Last week a weird thing happened, so I did what I do with all weird things — I took it to Facebook:
I made three errands this morning resulting in three purchases on my debit card. For each of these purchases, I did what I’ve done since I was 16 years old — I recorded each entry into my check register in real time. (Yes, I carry a check register.) Each time I did this, the respective store clerk asked, “What are you doing?” So I told them.
Clerk one replied, “What’s a check register?”
Clerk two replied, “You are the only person I’ve ever seen do that, I think. Wait, no, definitely.”
Clerk three replied, “Oh, that’s one of those things responsible people do.”
REALLY?! Am I the only person who does this? And if I am, how much billions of monies does everyone have that I don’t?
To my surprise, nearly everyone my junior mentioned there were apps for such things, how they never, ever write checks, and how completely out of touch I was with modern living. OK, so maybe that last part wasn’t true, but the 20+ comments made it clear that times have changed.
As someone who’s nearing 40, I sometimes find myself doing things the old school way. It’s not that I’m afraid of change or intimidated by the digital age, it’s just that much of what I do is so deeply ingrained in my person, I almost don’t know how not to do them. The more I thought about the times that are a-changin’, the more I realized check registers were only the beginning.
Take a look at 10 things I do that my kids probably never will:
1. Write letters
Admittedly, I only have one pen pal — my grandma. Do I think letter writing is a charming lost art form? Yes. Are there times I wish my grandma was active on email instead? You bet, but there’s something oddly inspiring about putting pen to paper and waiting weeks for a reply. All sorts of interesting and worthwhile things happen within that time frame! Who knew? My grandma and I aren’t sharing vapid tidbits via social or text; we’re corresponding by hand and heart about things that matter.
2. Use a cookbook
A few weeks ago, I was tearing my kitchen apart for a specific breakfast casserole recipe. Was it in Nigella’s cookbook or Rachael’s? Wolfgang’s or Julia’s? I thought I knew what the dish was called, but I wasn’t exactly sure. Increasingly frustrated, my teenage son poked his head in and asked, “Did you Google it?” I hadn’t, but I should have, because in .07 seconds I was looking right at it.
3. Write checks
If my Facebook status update taught me anything, it’s that people don’t write checks anymore. And I don’t really either, but there are still those occasional checks to the school PTA or the repair person who fixes my fridge. I’m sure by the time my kids are old enough to pay for these types of services, they’ll just telepathically transfer funds and call it a transaction.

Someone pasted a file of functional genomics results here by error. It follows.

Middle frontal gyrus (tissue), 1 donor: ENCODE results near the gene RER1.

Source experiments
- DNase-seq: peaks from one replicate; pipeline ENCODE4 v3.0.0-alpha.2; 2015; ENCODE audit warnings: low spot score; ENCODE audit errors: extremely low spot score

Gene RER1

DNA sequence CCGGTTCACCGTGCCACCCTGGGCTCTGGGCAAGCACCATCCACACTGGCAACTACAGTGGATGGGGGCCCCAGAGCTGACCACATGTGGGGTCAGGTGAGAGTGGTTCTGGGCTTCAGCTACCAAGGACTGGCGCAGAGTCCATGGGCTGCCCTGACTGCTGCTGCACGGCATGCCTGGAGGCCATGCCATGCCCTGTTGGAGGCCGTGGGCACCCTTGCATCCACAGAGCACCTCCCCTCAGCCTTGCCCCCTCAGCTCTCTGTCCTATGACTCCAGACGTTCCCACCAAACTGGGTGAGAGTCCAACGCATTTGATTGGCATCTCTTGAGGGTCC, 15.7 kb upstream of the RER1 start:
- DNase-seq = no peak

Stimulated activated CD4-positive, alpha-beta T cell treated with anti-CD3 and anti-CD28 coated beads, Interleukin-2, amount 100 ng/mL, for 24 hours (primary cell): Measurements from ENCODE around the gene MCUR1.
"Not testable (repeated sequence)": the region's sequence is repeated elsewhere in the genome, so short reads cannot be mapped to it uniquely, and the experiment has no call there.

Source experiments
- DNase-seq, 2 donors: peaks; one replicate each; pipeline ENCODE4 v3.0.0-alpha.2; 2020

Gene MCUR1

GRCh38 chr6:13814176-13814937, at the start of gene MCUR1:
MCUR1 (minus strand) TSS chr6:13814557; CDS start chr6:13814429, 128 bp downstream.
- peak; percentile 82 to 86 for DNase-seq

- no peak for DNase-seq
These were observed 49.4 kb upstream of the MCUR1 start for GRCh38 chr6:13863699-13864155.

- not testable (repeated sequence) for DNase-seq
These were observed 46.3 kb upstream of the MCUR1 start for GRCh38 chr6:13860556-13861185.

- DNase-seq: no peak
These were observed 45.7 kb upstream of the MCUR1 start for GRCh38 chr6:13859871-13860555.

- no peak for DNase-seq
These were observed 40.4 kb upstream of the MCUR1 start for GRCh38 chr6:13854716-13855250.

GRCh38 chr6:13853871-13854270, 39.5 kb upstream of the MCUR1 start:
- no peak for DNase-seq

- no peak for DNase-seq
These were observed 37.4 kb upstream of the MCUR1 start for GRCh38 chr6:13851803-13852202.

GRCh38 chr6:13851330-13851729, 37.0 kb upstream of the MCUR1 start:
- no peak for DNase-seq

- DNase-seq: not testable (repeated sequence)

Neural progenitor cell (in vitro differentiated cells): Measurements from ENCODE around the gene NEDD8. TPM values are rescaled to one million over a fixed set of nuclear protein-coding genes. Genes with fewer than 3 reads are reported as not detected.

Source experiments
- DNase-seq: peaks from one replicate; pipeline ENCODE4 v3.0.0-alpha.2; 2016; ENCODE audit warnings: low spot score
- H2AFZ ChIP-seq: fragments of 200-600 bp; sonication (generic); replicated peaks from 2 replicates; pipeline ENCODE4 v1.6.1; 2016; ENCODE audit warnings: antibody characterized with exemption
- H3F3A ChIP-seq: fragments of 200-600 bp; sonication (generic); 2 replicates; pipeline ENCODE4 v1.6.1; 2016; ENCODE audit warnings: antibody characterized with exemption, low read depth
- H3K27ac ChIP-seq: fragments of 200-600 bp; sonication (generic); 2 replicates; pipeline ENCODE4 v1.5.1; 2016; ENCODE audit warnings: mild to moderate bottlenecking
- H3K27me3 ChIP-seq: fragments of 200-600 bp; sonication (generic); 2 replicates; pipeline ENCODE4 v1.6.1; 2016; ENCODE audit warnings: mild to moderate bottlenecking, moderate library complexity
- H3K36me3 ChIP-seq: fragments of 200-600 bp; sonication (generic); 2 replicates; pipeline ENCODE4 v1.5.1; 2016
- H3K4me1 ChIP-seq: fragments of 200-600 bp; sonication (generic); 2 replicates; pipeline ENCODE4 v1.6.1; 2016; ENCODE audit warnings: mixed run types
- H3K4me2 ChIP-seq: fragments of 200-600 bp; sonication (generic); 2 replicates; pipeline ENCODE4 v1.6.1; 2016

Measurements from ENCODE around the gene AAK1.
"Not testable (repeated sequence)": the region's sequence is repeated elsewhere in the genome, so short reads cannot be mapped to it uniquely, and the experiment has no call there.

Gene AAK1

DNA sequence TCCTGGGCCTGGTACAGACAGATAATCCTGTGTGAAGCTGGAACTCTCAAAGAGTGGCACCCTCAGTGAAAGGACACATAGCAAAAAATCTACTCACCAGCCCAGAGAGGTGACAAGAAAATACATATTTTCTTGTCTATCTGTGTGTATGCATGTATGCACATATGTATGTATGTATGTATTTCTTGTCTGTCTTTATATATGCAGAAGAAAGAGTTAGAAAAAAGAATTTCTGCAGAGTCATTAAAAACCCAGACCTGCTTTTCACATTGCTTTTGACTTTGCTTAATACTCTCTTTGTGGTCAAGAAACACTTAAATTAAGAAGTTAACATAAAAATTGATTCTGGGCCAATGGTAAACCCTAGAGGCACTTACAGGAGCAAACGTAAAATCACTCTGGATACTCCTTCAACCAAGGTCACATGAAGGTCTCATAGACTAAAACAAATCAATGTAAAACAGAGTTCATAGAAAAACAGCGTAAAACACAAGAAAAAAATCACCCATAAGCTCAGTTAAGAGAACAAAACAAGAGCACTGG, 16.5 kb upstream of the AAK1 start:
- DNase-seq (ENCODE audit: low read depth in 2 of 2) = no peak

4. Send a fax
You might think no one sends faxes anymore, but you’d be wrong. Suppose you have a moody scanner like I do, what then? Do you drive to a friend’s house or dust off the trusty fax machine? You probably drive to a friend’s house, but I don’t.
5. Save instruction manuals
I wasn’t worried when the self-clean button on my coffee maker started blinking. I knew I had the instruction manual … somewhere. As I rummaged through a mountain of instruction manuals on everything from an old barbecue we no longer have to a broken first generation iPod, I emerged victorious with my Cuisinart manual from 2009. Proud and purposeful, I self-cleaned like a boss according to manufacturer’s instructions. “Good thing I saved this!” I boasted to my husband. “Yeah, a quick search on the Cuisinart website would have been so much harder,” he replied.
6. Save paper receipts
I know most retailers can search for a transaction by method of payment. I also know other retailers even email you receipts, but what if you pay by cash? What then, huh? (Next you’ll be asking why anyone would ever pay in cash.)
7. Have boxes and boxes (and boxes) of photos
I bought my very first digital camera in 2002, a week before I gave birth. While I may have saved every image digitally in the 14 since, the 26+ years prior involved developing film into photos that were haphazardly stored in dusty boxes I need a step stool to reach.
8. Keep a baby book
I recently read that baby books were an outdated concept due to the advent of social networks, digital scrapbooks, and personal blogs. Is that true? Because if it is, wherever do you put the envelope containing snippets of baby’s first haircut?
9. Lose contact with someone
While I’d be willing to bet that about 85 percent of everyone I know can be found through social media, there’s still that elusive 15 percent I can’t seem to track down without paying for a public record search. Think our kids will ever lose track of someone? I bet they couldn’t if they tried.
10. Buy stamps
Yes, I pay my bills online, but I still need stamps from time to time. Remember my pen pal grandma? At the risk of sounding just like her, have you seen the fun collections of stamps available these days?More On